9 Works

Data from: The effects of spatial structure, frequency dependence and resistance evolution on the dynamics of toxin-mediated microbial invasions

Ben Libberton, Malcolm J. Horsburgh & Michael A. Brockhurst
Recent evidence suggests that interference competition between bacteria shapes the distribution of the opportunistic pathogen Staphylococcus aureus in the lower nasal airway of humans, either by preventing colonization or by driving displacement. This competition within the nasal microbial community would add to known host factors that affect colonization. We tested the role of toxin-mediated interference competition in both structured and unstructured environments, by culturing S. aureus with toxin-producing or nonproducing Staphylococcus epidermidis nasal isolates. Toxin-producing...

Data from: Effect of host plant and immune challenge on the levels of chemosensory and odorant-binding proteins in caterpillar salivary glands

Maria De La Paz Celorio-Mancera, A. Jimmy Ytterberg, Dorothea Rutishauser, Niklas Janz & Roman A. Zubarev
More than half of the proteome from mandibular glands in caterpillars is represented by chemosensory proteins. Based on sequence similarity, these proteins are putative transporters of ligands to gustatory receptors in sensory organs of insects. We sought to determine whether these proteins are inducible by comparing, both qualitatively and quantitatively, the salivary (mandibular and labial) proteomes from caterpillars (Vanessa cardui) reared on different plants and artificial diet containing either bacteria or bacterial cell-walls. We included...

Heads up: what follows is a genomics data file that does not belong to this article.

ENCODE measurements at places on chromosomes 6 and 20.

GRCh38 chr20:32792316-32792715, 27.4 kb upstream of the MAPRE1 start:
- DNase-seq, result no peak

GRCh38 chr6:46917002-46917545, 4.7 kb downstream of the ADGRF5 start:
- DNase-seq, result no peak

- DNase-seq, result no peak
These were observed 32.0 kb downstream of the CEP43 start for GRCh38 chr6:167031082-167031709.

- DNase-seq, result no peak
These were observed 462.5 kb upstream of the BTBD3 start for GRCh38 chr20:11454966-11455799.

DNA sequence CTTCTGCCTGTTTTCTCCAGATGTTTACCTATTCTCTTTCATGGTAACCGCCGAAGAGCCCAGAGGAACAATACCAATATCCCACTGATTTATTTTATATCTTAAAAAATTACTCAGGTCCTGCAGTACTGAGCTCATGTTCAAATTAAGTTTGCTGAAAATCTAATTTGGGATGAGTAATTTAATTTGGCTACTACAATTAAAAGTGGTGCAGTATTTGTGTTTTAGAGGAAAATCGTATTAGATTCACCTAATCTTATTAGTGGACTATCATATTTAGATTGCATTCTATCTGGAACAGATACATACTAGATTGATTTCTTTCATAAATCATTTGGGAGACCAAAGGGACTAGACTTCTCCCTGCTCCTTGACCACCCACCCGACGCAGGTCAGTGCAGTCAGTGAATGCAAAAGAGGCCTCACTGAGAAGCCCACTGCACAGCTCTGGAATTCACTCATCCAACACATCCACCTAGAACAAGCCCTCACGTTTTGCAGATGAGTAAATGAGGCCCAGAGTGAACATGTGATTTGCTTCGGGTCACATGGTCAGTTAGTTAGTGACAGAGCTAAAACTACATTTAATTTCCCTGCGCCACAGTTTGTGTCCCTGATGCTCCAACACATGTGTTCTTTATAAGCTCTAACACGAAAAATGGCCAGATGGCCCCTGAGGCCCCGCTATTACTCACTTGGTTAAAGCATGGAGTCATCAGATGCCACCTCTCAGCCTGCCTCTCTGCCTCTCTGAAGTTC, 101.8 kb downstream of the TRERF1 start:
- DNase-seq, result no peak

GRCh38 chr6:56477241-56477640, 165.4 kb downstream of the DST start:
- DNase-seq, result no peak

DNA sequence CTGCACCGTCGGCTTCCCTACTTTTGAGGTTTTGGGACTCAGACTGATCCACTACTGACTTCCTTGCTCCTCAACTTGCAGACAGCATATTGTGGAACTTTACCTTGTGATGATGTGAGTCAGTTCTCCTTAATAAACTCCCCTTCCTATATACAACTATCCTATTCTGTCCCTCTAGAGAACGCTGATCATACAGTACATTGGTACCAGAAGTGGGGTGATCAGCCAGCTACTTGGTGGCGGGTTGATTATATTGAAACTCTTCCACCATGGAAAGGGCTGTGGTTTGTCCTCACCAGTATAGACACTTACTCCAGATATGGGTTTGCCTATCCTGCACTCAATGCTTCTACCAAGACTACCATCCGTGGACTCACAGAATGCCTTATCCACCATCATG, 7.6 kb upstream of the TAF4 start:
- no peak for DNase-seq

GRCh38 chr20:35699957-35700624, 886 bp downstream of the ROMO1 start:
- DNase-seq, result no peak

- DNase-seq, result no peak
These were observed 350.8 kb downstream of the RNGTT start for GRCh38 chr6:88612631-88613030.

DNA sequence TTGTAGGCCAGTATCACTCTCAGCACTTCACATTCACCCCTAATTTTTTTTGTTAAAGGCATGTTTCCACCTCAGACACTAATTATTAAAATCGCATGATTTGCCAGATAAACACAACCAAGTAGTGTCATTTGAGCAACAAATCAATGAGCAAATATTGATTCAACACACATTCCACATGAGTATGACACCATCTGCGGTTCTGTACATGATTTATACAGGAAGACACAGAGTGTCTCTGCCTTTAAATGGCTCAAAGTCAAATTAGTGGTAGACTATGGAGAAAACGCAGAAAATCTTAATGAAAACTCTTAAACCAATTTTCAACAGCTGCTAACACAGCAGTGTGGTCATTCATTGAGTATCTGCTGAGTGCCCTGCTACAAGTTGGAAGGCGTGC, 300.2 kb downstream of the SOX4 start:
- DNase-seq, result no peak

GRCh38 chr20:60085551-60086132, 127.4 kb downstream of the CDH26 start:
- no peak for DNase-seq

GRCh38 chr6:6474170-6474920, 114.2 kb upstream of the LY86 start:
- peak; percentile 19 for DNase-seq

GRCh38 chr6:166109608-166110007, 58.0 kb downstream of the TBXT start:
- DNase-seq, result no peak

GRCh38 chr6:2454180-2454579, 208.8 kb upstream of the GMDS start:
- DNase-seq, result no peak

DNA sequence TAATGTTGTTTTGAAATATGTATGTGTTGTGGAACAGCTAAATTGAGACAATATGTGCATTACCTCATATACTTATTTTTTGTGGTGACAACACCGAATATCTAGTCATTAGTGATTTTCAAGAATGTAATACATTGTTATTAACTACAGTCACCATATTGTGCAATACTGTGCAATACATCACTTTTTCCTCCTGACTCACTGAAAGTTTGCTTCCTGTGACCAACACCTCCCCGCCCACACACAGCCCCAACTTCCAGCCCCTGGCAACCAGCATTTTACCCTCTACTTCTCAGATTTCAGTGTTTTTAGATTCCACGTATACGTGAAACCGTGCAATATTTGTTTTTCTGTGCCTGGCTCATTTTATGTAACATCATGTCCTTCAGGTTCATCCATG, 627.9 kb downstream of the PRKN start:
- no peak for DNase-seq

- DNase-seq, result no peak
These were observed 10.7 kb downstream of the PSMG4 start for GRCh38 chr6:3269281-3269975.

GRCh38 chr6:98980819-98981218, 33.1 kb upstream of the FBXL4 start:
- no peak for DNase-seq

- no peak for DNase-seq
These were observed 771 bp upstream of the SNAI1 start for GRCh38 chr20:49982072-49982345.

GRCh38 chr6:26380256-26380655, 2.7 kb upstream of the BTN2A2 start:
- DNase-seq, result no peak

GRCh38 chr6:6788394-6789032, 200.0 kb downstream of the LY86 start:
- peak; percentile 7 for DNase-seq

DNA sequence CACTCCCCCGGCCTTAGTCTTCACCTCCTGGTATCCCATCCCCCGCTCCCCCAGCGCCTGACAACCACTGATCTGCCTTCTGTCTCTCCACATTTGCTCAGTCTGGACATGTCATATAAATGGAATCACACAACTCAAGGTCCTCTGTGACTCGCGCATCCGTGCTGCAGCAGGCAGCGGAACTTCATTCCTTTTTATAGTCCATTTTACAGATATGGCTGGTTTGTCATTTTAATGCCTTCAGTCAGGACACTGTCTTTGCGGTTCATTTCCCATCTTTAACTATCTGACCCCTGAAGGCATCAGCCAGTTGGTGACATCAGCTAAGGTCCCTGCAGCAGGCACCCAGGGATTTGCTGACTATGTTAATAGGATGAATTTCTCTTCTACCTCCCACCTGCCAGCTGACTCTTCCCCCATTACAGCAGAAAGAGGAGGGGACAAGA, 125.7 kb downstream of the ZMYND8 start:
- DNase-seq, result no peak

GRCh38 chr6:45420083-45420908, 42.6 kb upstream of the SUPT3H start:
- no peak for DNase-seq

Data from: Flight-induced changes in gene expression in the Glanville fritillary butterfly

Jouni Kvist, Anniina I. K. Mattila, Panu Somervuo, Virpi Ahola, Patrik Koskinen, Lars Paulin, Leena Salmela, Toby Fountain, Pasi Rastas, Annukka Ruokolainen, Minna Taipale, Liisa Holm, Petri Auvinen, Rainer Lehtonen, Mikko J. Frilander, Ilkka Hanski & Anniina L. K. Mattila
Insect flight is one of the most energetically demanding activities in the animal kingdom, yet for many insects flight is necessary for reproduction and foraging. Moreover, dispersal by flight is essential for the viability of species living in fragmented landscapes. Here, working on the Glanville fritillary butterfly (Melitaea cinxia), we use transcriptome sequencing to investigate gene expression changes caused by 15 min of flight in two contrasting populations and the two sexes. Male butterflies and...

Data from: The constrained maximal expression level owing to haploidy shapes gene content on the mammalian X chromosome

Laurence D. Hurst, Avazeh T. Ghanbarian, Alistair R. R. Forrest, Fantom Consortium & Lukasz Huminiecki
X chromosomes are unusual in many regards, not least of which is their nonrandom gene content. The causes of this bias are commonly discussed in the context of sexual antagonism and the avoidance of activity in the male germline. Here, we examine the notion that, at least in some taxa, functionally biased gene content may more profoundly be shaped by limits imposed on gene expression owing to haploid expression of the X chromosome. Notably, if...

Data from: Genome-Wide Analyses Suggest Mechanisms Involving Early B-Cell Development in Canine IgA Deficiency

Mia Olsson, Katarina Tengvall, Marcel Frankowiack, Marcin Kierczak, Kerstin Bergvall, Erik Axelsson, Linda Tintle, Eliane Marti, Petra Roosje, Tosso Leeb, Åke Hedhammar, Lennart Hammarström & Kerstin Lindblad-Toh